HEALTH PLUS MEDICAL CORRESPONDENT
March is Endometriosis Awareness Month, and this year, more than ever, we want to ensure the voices of those affected by endometriosis are not forgotten.
Endometriosis affects one in 10 women, with an estimated 200 million worldwide. Endometriosis is not just about painful periods and infertility, it is considered a whole body disease as the associated chronic pain is debilitating.
The financial cost to the world of endometriosis is similar to that of diabetes. It is estimated to be about US$10,762 per woman per year. Two-thirds of that cost is due to lost work productivity and the remaining US$3,497 is in direct healthcare costs.
This illness is challenging for so many reasons:-
1. Nobody knows what causes endometriosis but it is likely that genetics plays a role.
2. There is no cure for endometriosis.
3. According to research published in the Journal of Women’s Health, it takes an average of more than four years for women with endometriosis to get a diagnosis after their symptoms start.
4. Endometriosis is hard to diagnose. The only definitive way to know is via laparoscopy by a skilled specialist who knows what to look for.
5. The severity of endometriosis does not necessarily correlate with the amount of pain or other symptoms the patient experiences.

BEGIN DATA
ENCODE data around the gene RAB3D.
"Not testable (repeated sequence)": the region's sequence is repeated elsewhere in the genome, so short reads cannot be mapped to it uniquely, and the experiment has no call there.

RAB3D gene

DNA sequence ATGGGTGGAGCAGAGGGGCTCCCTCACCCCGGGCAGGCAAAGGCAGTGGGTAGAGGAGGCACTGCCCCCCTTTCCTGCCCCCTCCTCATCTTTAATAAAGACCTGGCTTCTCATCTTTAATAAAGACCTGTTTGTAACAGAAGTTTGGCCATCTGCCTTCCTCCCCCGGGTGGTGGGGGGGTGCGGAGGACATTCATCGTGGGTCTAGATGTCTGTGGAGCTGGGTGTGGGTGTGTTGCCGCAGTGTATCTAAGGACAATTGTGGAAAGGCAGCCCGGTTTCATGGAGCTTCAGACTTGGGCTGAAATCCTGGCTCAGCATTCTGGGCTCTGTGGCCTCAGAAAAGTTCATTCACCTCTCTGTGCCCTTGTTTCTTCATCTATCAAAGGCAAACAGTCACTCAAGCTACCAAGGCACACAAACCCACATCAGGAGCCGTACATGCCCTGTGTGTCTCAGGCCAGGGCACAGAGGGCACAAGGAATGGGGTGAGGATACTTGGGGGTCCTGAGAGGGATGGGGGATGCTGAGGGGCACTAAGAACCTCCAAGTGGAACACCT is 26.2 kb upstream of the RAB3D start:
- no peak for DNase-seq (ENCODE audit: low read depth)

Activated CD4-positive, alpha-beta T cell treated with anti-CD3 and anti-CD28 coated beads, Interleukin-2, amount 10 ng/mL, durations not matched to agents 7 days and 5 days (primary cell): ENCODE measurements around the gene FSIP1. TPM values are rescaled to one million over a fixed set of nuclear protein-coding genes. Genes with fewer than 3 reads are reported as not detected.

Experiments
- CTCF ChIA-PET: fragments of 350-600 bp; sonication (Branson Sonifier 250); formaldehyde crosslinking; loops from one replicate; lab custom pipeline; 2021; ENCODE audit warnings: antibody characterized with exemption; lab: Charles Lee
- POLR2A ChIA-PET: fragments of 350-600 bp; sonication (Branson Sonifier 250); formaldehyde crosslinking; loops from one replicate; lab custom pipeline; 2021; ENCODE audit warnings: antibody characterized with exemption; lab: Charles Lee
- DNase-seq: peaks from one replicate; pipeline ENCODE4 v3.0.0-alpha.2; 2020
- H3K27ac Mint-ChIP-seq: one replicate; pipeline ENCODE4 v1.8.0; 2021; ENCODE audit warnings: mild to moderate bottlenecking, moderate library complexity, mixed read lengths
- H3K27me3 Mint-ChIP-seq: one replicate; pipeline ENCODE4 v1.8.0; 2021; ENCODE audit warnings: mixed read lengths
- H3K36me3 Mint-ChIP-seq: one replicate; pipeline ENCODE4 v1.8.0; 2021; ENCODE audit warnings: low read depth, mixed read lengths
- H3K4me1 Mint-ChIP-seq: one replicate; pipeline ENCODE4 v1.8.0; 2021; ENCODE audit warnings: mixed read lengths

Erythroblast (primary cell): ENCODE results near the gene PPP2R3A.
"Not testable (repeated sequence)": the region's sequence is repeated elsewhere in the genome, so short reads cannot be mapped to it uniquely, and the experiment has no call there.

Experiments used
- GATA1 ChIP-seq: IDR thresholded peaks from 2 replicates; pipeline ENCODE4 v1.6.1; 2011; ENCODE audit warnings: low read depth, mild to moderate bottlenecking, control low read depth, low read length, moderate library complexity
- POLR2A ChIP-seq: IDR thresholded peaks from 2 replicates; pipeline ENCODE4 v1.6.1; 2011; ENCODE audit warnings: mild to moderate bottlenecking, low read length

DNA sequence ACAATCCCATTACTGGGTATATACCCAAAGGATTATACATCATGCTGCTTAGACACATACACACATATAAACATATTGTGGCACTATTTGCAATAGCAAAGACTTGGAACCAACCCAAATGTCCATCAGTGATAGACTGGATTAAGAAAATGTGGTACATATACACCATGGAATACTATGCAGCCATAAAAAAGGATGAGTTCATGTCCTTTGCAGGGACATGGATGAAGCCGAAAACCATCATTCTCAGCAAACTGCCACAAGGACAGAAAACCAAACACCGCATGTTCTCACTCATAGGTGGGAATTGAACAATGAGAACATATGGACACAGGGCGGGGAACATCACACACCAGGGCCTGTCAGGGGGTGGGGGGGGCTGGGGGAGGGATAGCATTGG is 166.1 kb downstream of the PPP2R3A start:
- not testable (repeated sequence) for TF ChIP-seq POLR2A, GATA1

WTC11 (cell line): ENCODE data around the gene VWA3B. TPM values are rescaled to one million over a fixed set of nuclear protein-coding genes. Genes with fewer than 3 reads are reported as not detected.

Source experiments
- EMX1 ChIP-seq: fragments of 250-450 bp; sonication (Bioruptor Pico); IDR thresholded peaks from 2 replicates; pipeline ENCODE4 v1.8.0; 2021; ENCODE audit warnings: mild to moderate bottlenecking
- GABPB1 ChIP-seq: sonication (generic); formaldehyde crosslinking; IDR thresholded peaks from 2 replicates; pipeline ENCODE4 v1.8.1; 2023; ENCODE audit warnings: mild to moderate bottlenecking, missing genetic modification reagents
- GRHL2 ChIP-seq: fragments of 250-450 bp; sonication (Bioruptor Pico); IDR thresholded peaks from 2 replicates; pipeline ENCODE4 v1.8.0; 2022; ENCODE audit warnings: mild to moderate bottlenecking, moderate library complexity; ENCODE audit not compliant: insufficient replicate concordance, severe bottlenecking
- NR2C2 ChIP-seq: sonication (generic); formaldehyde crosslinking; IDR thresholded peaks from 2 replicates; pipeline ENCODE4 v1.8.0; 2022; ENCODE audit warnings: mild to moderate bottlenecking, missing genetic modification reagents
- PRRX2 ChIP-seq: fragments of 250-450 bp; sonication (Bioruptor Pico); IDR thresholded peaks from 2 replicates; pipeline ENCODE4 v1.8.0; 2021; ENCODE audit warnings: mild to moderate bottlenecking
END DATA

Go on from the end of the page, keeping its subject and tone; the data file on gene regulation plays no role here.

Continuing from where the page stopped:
6. Endometriosis affects every woman differently. That means that there is no one treatment that will work for everyone. You should discuss your full range of symptoms and treatment options with your healthcare provider.
7. Having endometriosis does not mean you are infertile. Between 30% and 40% of women with endometriosis may not be able to have children but many women with endometriosis become pregnant naturally or with reproductive assistance.
8. Pain can become part of everyday life for women with endo but taking over-the-counter or prescription analgesics too often can actually make your pain worse in the long run. If chronic pain is part of your life, you should find a pain clinic or pain psychologist or discuss options with your healthcare provider.